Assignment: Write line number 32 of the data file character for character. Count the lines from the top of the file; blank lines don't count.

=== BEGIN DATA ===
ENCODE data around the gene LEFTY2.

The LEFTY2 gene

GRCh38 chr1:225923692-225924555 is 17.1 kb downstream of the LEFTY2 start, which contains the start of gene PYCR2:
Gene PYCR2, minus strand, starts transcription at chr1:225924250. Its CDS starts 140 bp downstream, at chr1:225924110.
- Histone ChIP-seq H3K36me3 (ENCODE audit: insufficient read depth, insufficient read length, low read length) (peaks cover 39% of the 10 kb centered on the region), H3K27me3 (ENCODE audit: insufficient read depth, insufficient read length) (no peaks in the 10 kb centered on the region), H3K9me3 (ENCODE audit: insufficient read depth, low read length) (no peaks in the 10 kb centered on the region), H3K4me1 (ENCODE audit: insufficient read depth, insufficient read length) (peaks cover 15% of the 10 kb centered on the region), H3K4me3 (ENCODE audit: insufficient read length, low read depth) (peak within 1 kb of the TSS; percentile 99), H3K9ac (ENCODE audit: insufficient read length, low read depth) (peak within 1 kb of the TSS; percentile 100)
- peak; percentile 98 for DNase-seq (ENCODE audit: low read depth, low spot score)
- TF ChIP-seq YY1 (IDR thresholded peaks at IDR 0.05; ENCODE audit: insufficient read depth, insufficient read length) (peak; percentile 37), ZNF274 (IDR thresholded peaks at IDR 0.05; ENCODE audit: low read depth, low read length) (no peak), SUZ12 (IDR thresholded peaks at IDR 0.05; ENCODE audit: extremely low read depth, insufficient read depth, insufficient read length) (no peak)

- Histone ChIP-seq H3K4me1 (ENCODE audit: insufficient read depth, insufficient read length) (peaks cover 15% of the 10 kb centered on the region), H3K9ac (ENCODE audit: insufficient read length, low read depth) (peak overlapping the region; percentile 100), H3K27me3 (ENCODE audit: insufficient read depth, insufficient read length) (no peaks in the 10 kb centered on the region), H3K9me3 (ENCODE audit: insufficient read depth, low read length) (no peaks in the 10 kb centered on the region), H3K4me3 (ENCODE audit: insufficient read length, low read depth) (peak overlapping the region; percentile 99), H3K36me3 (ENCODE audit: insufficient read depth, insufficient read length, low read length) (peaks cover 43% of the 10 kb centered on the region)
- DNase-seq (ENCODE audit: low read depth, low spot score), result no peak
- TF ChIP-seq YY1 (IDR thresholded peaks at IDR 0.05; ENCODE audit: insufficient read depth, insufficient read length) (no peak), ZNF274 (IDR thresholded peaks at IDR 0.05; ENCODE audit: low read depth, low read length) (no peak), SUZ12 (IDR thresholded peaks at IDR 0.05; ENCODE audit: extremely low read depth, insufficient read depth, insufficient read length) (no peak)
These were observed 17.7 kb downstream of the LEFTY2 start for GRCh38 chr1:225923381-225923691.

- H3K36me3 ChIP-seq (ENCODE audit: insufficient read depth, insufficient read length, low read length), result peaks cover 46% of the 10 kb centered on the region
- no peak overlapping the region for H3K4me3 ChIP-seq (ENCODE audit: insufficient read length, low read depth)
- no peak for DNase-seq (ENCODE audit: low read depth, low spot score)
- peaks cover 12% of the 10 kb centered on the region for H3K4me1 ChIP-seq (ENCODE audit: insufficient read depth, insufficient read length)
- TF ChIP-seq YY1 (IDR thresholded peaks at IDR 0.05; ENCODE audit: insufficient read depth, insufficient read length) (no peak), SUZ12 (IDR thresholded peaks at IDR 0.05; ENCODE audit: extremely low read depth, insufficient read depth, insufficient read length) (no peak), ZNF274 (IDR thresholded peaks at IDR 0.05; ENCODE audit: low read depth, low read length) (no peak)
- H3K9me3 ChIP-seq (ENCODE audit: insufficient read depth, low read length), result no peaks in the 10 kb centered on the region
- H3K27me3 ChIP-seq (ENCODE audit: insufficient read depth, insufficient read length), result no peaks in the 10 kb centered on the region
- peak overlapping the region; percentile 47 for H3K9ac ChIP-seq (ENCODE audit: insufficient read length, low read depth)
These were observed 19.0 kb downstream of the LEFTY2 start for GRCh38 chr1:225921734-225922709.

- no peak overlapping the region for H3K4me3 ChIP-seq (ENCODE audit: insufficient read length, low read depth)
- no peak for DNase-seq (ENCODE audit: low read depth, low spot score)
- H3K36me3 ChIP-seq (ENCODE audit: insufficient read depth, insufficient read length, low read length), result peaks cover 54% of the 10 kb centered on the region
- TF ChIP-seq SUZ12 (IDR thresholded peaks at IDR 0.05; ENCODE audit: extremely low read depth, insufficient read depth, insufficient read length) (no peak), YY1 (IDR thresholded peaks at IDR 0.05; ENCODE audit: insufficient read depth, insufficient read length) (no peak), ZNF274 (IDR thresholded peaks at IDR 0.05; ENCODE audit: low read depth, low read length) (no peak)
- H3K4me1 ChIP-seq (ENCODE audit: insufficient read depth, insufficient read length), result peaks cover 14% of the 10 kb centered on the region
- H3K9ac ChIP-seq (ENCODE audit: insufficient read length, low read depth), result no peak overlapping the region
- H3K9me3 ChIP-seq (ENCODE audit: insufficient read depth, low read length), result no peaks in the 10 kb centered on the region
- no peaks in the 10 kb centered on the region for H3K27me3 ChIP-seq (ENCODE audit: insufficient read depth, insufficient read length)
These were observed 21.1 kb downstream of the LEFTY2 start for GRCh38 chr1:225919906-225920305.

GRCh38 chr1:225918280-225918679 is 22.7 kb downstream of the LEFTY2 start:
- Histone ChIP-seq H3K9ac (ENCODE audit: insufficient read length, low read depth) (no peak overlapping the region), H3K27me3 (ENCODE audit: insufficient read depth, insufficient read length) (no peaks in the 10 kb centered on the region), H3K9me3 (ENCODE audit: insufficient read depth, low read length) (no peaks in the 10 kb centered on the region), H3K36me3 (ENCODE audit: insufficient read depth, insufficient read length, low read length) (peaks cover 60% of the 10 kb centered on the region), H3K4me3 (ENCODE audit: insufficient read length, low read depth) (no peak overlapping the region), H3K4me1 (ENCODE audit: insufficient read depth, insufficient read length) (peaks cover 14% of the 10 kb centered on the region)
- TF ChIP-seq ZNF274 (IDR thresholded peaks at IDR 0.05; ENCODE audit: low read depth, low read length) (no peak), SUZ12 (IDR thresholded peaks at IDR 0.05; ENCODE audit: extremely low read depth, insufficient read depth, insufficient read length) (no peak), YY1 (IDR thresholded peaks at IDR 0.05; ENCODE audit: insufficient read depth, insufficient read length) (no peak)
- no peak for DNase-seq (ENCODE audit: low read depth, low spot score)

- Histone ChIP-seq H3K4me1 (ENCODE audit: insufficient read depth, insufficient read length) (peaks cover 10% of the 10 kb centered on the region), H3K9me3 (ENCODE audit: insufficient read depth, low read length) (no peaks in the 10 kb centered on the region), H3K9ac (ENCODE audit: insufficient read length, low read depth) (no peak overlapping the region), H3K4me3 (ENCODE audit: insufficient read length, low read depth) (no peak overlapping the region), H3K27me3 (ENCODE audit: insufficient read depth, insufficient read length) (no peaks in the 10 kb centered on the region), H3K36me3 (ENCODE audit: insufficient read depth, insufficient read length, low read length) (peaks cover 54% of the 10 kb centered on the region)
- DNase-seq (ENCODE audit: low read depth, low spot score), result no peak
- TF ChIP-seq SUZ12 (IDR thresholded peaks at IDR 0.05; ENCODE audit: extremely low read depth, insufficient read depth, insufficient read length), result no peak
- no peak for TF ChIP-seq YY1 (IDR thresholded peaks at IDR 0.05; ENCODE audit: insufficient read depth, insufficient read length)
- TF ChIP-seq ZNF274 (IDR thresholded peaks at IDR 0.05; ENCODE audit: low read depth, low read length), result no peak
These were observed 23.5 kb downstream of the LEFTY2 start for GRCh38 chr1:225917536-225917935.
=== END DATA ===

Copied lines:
- TF ChIP-seq ZNF274 (IDR thresholded peaks at IDR 0.05; ENCODE audit: low read depth, low read length) (no peak), SUZ12 (IDR thresholded peaks at IDR 0.05; ENCODE audit: extremely low read depth, insufficient read depth, insufficient read length) (no peak), YY1 (IDR thresholded peaks at IDR 0.05; ENCODE audit: insufficient read depth, insufficient read length) (no peak)